Tinkering: Australians Reinvent DIY Culture
|Series:||Monash Studies in Australian Society Ser.|
At a time when the labour-market is failing as a source of security and identity for many, domestic tinkering is emerging as a legitimate occupation in a way we have not seen since pre-industrial times. In Australia, practices of repair, invention, building, improvising and crafting, that take place in sheds, back-yards, paddocks, kitchens and home-workshops, are becoming an important part of the informal economy and social cohesion, complicating distinctions between work and leisure, amateur and professional, production and consumption. Building on the work of historians, sociologists, psychologists and economists, but with a journalists impulse for the currency of her story, Katherine Wilson documents domestic tinkering as an undervalued form of material creativity, social connection, psychological sanctuary, personal identity and even political activism. This book mounts a surprising case for the profound value of domestic tinkering in contemporary Australia.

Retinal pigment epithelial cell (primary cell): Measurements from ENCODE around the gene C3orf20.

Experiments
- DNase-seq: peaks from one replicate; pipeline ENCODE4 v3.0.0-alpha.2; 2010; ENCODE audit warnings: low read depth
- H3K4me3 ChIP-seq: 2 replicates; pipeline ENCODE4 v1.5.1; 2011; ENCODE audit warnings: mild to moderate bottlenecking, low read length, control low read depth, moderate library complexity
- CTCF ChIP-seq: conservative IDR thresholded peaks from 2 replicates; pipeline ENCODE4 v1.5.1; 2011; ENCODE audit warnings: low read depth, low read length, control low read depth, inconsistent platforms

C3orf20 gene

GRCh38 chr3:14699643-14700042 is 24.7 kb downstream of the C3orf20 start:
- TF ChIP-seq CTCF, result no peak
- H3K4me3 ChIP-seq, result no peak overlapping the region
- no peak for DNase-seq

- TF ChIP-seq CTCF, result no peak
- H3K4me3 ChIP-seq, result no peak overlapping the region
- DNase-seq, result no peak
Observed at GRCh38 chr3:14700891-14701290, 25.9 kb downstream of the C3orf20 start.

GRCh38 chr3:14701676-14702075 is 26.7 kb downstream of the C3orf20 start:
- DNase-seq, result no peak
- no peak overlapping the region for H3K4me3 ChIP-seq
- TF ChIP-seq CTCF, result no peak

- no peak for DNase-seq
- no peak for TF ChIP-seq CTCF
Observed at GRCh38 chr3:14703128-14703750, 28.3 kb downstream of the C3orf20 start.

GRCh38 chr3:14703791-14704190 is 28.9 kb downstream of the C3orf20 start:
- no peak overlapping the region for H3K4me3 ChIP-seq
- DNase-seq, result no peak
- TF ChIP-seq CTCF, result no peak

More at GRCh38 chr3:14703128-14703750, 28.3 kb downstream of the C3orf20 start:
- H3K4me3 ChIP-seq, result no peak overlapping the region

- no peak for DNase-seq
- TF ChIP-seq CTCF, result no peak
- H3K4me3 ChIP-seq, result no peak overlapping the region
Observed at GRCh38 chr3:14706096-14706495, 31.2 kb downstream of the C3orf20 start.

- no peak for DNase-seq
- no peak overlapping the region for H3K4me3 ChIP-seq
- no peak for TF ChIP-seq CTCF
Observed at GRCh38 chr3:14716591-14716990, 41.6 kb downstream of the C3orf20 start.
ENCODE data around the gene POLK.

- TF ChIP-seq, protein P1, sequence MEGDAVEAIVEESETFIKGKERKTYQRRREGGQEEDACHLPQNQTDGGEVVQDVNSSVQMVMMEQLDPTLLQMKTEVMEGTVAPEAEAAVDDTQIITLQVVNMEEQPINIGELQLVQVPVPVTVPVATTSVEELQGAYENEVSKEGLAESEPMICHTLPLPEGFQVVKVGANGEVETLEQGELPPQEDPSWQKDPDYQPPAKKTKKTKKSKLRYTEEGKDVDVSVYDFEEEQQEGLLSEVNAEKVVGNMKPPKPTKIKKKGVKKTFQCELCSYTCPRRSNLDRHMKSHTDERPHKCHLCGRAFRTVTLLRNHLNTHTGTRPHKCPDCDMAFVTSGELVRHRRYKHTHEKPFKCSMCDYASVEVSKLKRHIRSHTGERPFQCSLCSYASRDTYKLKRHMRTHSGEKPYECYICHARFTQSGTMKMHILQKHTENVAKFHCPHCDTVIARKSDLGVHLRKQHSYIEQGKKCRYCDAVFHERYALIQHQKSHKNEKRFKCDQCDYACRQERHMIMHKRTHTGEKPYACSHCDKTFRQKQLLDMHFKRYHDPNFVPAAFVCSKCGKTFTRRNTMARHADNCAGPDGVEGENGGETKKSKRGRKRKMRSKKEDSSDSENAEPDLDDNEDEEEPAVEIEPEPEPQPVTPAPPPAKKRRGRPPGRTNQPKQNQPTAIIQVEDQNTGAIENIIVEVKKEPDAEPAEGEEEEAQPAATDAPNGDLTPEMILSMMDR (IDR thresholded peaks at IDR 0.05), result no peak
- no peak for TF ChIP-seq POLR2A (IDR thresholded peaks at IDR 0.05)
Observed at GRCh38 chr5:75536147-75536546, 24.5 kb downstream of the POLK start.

Katherine Wilson is an author, editor, graphic designer and award-winning journalist, who also teaches and researches in the university sector, where she has a PhD in cultural studies. Her feature articles have appeared in the Age, Sydney Morning Herald, Conversation, Australian, Courier-Mail, Art Monthly, Crikey.com, New Matilda, the Law Institute Journal and Good Weekend. Her essays have appeared in journals including Griffith Review, Meanjin, Eyeline, Eureka Street and Overland. She edited Overland between 2002 and 2007 and has worked in advocacy roles for non-profit and environmental bodies.